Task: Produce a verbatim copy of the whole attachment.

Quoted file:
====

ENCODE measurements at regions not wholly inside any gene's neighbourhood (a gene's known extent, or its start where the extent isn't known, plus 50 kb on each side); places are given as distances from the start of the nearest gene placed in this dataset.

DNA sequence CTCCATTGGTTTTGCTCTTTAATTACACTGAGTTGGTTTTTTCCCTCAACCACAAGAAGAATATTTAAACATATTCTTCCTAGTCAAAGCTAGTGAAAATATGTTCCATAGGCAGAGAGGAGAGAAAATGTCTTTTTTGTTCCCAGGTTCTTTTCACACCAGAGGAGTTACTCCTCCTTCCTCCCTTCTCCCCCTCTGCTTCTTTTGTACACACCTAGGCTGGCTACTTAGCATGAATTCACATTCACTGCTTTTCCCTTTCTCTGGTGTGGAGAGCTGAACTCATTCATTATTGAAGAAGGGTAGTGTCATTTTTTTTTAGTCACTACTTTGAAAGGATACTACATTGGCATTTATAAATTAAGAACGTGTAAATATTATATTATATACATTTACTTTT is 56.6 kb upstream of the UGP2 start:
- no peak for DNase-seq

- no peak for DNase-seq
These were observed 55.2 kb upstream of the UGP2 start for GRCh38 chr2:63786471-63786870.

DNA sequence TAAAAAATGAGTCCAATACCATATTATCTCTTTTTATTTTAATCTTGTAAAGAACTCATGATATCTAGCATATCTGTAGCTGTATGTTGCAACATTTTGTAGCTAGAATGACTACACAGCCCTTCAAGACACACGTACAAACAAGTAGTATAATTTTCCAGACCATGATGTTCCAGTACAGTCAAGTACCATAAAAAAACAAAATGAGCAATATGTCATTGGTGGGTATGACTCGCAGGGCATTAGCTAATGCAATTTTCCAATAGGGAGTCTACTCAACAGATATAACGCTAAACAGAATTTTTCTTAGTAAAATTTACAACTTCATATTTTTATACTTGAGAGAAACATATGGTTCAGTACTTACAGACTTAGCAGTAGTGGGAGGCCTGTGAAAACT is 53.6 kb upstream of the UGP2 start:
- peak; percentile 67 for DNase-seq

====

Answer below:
ENCODE measurements at regions not wholly inside any gene's neighbourhood (a gene's known extent, or its start where the extent isn't known, plus 50 kb on each side); places are given as distances from the start of the nearest gene placed in this dataset.

DNA sequence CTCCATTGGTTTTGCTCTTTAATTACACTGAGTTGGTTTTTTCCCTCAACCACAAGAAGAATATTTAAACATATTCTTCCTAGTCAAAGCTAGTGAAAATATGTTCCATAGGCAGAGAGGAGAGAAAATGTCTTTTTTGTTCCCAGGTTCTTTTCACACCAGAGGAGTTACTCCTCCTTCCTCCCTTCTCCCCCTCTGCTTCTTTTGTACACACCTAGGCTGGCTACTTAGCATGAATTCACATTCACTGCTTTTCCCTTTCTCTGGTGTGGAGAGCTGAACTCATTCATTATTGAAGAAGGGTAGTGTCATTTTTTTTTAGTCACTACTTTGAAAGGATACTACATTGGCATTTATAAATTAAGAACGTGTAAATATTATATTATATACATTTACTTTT is 56.6 kb upstream of the UGP2 start:
- no peak for DNase-seq

- no peak for DNase-seq
These were observed 55.2 kb upstream of the UGP2 start for GRCh38 chr2:63786471-63786870.

DNA sequence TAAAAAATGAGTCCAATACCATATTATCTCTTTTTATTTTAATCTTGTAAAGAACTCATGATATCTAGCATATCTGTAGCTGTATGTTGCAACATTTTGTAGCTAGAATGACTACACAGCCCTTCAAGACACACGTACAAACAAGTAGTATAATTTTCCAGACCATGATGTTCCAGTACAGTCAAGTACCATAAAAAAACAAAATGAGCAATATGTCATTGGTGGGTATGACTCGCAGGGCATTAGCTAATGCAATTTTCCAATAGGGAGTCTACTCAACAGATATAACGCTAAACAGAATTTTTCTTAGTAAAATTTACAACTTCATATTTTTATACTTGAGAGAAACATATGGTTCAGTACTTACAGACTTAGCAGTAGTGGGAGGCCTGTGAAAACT is 53.6 kb upstream of the UGP2 start:
- peak; percentile 67 for DNase-seq